Bitcoin leads crypto rally as central banks promise liquidity to stem rising bank risk
Bitcoin jumped over the weekend to briefly breach US$28,000 in a bullish trend that extended into Monday morning trading in Asia and helped send most of the top 10 non-stablecoin cryptocurrencies higher. Bitcoin led the gainers amid growing concern about the state of the global banking industry. Several central banks over the weekend said they would coordinate an effort to pump cash into markets to ensure liquidity. This after Swiss authorities orchestrated an emergency weekend takeover of global investment bank Credit Suisse by UBS, which in turn followed a series of bank failures in the U.S. this month.
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Bitcoin rose 2.96% in the past 24 hours to US$27,929 at 09:00 a.m. in Hong Kong to post a weekly gain of 23.24%, according to CoinMarketCap data. The world’s largest cryptocurrency has surged more than 66% from the start of the year and briefly traded above US$28,000 at the weekend, breaking that ceiling for the first time since June 12 last year.
The main driver behind Bitcoin’s gains is concern about the fragile economic landscape in the U.S., Kadan Stadelmann, chief technical officer of blockchain infrastructure development firm Komodo, told Forkast on Friday.
“The Federal Reserve embarked upon a many-trillion dollar quantitative easing program, cut the minimum bank reserves from 10% to 0% on March 26, 2020, and led us into the current bout with inflation, which has led people to seek alternative ways to preserve wealth. Bitcoin has become a prominent option,“ wrote Stadelmann.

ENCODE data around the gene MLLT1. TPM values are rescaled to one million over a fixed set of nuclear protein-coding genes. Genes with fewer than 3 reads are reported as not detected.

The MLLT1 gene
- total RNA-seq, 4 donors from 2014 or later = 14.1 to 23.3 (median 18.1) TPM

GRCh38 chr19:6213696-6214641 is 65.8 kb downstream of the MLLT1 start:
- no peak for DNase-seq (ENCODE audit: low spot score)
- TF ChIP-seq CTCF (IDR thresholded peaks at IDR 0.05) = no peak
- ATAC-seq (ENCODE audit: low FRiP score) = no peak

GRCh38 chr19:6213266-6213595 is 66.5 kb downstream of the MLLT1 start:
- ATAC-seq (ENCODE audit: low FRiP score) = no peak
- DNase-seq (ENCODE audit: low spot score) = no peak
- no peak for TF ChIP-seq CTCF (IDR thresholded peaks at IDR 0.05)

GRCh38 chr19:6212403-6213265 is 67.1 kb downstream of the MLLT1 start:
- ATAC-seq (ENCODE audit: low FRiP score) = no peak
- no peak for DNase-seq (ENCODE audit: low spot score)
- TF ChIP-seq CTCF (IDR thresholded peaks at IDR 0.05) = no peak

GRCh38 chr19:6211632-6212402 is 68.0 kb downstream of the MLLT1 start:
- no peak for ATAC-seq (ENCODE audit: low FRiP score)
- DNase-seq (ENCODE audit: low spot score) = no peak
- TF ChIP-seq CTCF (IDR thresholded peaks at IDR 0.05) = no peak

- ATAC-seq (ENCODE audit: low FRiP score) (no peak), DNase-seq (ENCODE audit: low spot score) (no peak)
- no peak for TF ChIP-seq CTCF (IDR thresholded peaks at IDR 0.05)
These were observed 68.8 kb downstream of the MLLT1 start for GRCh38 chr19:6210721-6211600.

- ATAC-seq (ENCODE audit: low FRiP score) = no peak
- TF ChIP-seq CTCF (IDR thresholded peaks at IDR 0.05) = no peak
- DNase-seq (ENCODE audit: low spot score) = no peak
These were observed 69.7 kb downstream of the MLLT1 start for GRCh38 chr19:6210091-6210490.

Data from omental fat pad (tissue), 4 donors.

Ether dipped 0.02% to US$1,777, but is up 9.24% over the past seven days.
XRP rose 2.61% to US$0.3874, up 3.04% for the week. Paul Grewal, chief legal officer at Coinbase, hinted in an interview with Thinking Crypto last Friday that Coinbase might relist XRP.
Polygon’s Matic token fell 2.30% to US$1.16, slashing its gain for the week to just 0.23%, even after Polygon Labs unveiled a partnership with enterprise software giant Salesforce last Thursday to develop NFT-based loyalty programs.
The bank turmoil dominated moves in capital markets and may force the Federal Reserve to revise its monetary policy of raising interest rates, adding to inflation risks and prompting more investors to see Bitcoin as a safe haven, according to a Bloomberg News report on Monday.
The total crypto market capitalization rose 1.46% in the past 24 hours to US$1.17 trillion. Total trading volume over the last 24 hours dipped 2.70% to US$65.76 billion.
Worries about the banking industry drove U.S. equities lower on Friday. The Dow Jones Industrial Average dropped 1.19%, the S&P 500 fell 1.10%, and the Nasdaq Composite Index moved 0.74% lower. Shares in First Republic Bank fell 32.80% on Friday despite a US$30 billion injection from major U.S. financial institutions earlier in the week.
The Federal Reserve on Sunday announced a coordinated move with the central banks of Canada, the U.K., European Union, Japan and Switzerland to make more U.S. dollars available to improve market liquidity.
The move to pump cash into markets helped U.S. stock futures edge up as of 9:00 a.m. in Hong Kong on Monday. The Dow Jones Industrial Average futures moved up 0.19%. The S&P 500 futures gained 0.28%, while the Nasdaq Composite Index rose 0.41%.
On the inflation front, the University of Michigan reported on Friday an unexpected drop in the U.S. consumer sentiment index in March, the first decline in four months. The report indicates the Federal Reserve’s higher interest rate policy of the past 12 months is cooling off inflation.
U.S. interest rates are between 4.5% to 4.75%, the highest since October 2007. Analysts at the CME Group expect a 76.8% chance the Fed will raise rates by 25 basis points when the bank meets this week, and a 23.2% chance of no rate hike, an increase from 20.3% on Friday.
The U.S. consumer price index (CPI) rose 6% on year in February, a drop from 6.4% in January, but still well above the Fed’s goal to keep annual inflation below 2%.
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